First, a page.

Facts & Info

Polyamory Health: Protecting Yourself and Others

Coloured Condoms

Testing, Testing, One… Two… Is This (Condom) Thing On?

Okay, this one is always, at least initially, awkward to talk about; but like sex in a basement elevator, it’s going to come up (sorry). This is so important, it should be on a polyamorist’s list of Life’s Greatest Inevitables, after death and taxes:

Testing.

And no, I don’t mean some petty, emotional game of psychological hoops you set up to see if your lover-to-be will pass or fail their way a step closer to…  the next few tests you give them, to see if they deserve your desire when you decide to get naked! (Also, please don’t test others by ranking people according to how fast they text back on the phone! Ha. I digress.)

I mean Sexually Transmitted Infection Testing.

It’s the silent but severely important responsibility and activity every person (especially polyamorous) must commit to completing as often as necessary, especially considering the possibility that one might have more options and opportunities for the unknown to occur than the typical monogamous sexual adventurist. There is a common consensus that “once-a-year” STI testing is a reasonable amount, especially if there have not been too many (if not any) incidents of unplanned fluid transmission. If condoms break or symptoms occur, don’t let irresponsibility cause a small problem to grow more serious, and don’t let social stigma or shame stop you from taking care of yourself because that means taking care of your partners, too.

We all get sick at some point in our lives. Who doesn’t ever get a cold or the flu or the chicken pox? It’s an inevitable part of life: people catch viruses and infections. Every single person on earth probably catches at least a few sicknesses in their lifetime, so judging the origins of one’s infection is patently ridiculous and actually disrespectful. It’s a part of the natural evolution of things. It’s why we have an immune system working for us. And being “grossed out” if/when discovering someone’s courageous confession of a history involving an STI, STD or HIV is not an acceptable response or honorable way of communicating in polyamory and even in general humanity.

This isn’t to say polyamorous people are at “higher risk” to contract STIs. May I suggest that it may be the intimately-dishonest individuals living the most unprotected, unhealthy sex and drug addicted lifestyles with as many irresponsible episodes and self-destructive behaviors that are probably at the “highest risk”. And these people can publicly proclaim to be monogamous, polyamorous, married, gay, lesbian, bi-sexual, queer, abstinent, or something else!

Maintaining the integrity to treat your body right and to be honest about your sexual health is probably the topic least discussed in most relationships. Being responsible enough to not get drunk enough to have wild, blurry, crazy party sex is enough of a struggle, for many. Being even more responsible when everyone sobers up, and deciding to “have the conversation” about when you got tested last, is essential whenever each person feels like it’s time to face it. And if one person faces that truth, it hopefully means both and/or everyone involved is facing that same truth together. Nobody says, “Let’s get tested together!” (But hey, if people are all smashing genitalia together, it’s not THAT crazy of an idea…)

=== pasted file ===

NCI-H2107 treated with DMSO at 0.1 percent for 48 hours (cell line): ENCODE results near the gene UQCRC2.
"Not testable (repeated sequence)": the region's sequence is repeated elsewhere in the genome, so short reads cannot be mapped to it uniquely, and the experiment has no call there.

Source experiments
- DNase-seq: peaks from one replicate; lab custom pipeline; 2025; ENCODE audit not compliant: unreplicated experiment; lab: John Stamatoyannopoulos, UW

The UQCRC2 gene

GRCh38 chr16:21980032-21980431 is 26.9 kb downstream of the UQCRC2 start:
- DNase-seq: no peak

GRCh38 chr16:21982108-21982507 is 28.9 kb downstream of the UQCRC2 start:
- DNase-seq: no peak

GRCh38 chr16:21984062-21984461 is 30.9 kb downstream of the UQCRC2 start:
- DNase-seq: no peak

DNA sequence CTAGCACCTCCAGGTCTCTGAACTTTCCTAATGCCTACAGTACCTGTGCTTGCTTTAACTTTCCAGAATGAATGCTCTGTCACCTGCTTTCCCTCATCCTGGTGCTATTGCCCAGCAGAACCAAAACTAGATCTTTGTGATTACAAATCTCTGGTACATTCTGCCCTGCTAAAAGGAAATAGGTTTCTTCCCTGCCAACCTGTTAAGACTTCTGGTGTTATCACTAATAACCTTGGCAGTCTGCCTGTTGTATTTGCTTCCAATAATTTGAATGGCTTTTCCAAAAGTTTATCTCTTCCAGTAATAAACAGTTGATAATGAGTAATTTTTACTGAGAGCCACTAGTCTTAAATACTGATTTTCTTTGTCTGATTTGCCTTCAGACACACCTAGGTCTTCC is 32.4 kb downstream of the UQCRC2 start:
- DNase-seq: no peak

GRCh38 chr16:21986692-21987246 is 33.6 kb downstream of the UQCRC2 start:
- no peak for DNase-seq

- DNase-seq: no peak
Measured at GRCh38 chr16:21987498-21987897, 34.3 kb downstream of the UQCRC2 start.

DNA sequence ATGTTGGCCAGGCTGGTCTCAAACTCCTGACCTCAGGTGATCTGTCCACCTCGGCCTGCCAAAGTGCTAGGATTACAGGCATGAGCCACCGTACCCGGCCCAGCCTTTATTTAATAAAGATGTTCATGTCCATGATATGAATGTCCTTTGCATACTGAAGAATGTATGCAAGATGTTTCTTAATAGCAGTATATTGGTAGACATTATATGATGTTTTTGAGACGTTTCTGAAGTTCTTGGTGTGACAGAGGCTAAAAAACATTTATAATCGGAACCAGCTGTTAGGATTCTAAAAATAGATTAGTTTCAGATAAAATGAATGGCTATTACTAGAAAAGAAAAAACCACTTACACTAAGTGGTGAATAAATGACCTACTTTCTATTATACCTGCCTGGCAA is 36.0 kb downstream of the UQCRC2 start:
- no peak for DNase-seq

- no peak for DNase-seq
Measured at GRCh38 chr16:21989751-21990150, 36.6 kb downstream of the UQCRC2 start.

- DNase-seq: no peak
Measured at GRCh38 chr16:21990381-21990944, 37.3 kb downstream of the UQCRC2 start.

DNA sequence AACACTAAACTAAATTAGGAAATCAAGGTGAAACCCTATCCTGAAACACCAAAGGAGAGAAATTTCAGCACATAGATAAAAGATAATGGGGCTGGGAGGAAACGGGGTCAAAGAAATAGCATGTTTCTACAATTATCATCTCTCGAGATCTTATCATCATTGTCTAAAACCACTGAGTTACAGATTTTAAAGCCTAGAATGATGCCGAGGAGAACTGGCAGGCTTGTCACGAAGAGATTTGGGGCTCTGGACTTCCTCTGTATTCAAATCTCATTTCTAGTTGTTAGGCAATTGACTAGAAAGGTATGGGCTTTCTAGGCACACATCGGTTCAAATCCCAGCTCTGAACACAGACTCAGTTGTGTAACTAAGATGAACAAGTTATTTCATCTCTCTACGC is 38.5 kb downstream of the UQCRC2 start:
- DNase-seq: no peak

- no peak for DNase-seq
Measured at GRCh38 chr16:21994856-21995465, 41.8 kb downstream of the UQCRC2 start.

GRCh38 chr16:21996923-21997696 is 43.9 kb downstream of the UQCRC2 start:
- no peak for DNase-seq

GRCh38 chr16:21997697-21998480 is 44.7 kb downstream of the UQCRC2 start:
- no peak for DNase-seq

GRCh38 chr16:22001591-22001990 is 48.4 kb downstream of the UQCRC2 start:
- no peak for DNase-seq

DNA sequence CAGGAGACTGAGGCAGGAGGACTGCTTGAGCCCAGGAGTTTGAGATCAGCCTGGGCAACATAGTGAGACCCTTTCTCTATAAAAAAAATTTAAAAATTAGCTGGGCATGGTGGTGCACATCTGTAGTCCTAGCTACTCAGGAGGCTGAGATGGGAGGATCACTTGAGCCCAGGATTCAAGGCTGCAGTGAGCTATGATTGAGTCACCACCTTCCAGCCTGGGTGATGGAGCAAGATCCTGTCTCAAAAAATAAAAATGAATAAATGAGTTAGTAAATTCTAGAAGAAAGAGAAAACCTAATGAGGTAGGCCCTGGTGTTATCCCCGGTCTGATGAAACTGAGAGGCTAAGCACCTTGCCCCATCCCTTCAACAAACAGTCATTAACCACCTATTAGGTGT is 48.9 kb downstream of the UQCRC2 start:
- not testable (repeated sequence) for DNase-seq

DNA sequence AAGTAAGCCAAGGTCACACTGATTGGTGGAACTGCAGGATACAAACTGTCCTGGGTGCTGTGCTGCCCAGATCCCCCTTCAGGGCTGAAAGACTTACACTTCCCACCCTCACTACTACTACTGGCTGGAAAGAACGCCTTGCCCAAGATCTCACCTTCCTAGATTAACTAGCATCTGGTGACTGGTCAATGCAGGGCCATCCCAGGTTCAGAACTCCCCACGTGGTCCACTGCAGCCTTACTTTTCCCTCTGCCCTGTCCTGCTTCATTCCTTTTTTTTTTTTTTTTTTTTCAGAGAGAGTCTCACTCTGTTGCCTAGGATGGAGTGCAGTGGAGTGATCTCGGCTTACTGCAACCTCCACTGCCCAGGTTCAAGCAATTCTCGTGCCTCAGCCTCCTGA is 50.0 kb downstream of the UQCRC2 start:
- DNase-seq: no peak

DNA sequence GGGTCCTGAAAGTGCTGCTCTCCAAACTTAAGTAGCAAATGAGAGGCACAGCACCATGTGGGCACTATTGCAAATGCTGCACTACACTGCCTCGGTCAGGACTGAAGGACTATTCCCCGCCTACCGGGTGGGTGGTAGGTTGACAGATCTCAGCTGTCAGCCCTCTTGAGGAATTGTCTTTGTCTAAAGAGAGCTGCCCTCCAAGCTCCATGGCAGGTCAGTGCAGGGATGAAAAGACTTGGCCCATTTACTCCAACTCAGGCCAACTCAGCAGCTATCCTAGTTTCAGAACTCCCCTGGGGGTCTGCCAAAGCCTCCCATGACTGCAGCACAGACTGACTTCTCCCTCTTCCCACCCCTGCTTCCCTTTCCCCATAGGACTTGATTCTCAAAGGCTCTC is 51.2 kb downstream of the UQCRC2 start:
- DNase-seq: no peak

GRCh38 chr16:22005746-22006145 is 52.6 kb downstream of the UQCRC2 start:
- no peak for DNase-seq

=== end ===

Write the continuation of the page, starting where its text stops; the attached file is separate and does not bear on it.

Here’s a few questions to end the polyamorous reflection on testing:

  •  How often will you get tested for STIs, and when will you ask your partner their health status?
  • When you and your partner connect to a third person (or more), when will it be required to share the new partner’s health state?
  • Will they have to communicate with everyone, or just one partner?
  • Is one or both or all partners allowed to participate in certain types of sexual activity of a different/low-risk nature, with/without informing the rest of the partners?
  • Which forms of contraception are acceptable for each of the relationship connections?
  • Are STI results required to be seen, or is one’s word trusted amongst the group?
  • How much of one’s sexual history will have to be disclosed, to reach the point of approval?

These questions, and most definitely many more, are bound to come up when one participates in a polyamorous lifestyle. When you have the pleasure of partaking in various partners while feasting at life’s sexual smorgasbord, just make sure your hands are clean before they get dirty with delight again.

Always in Love,
Addi Stewart

Be sure to ask your local doctor, community health center or local sex education clinic for all the free protection you can carry home in a day, all the information you need to know (and keep learning) for a good sex life, and of course, where to get tested.

Thanks to: FuckYeahPolyamory for the insight!

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Tell us what you think!

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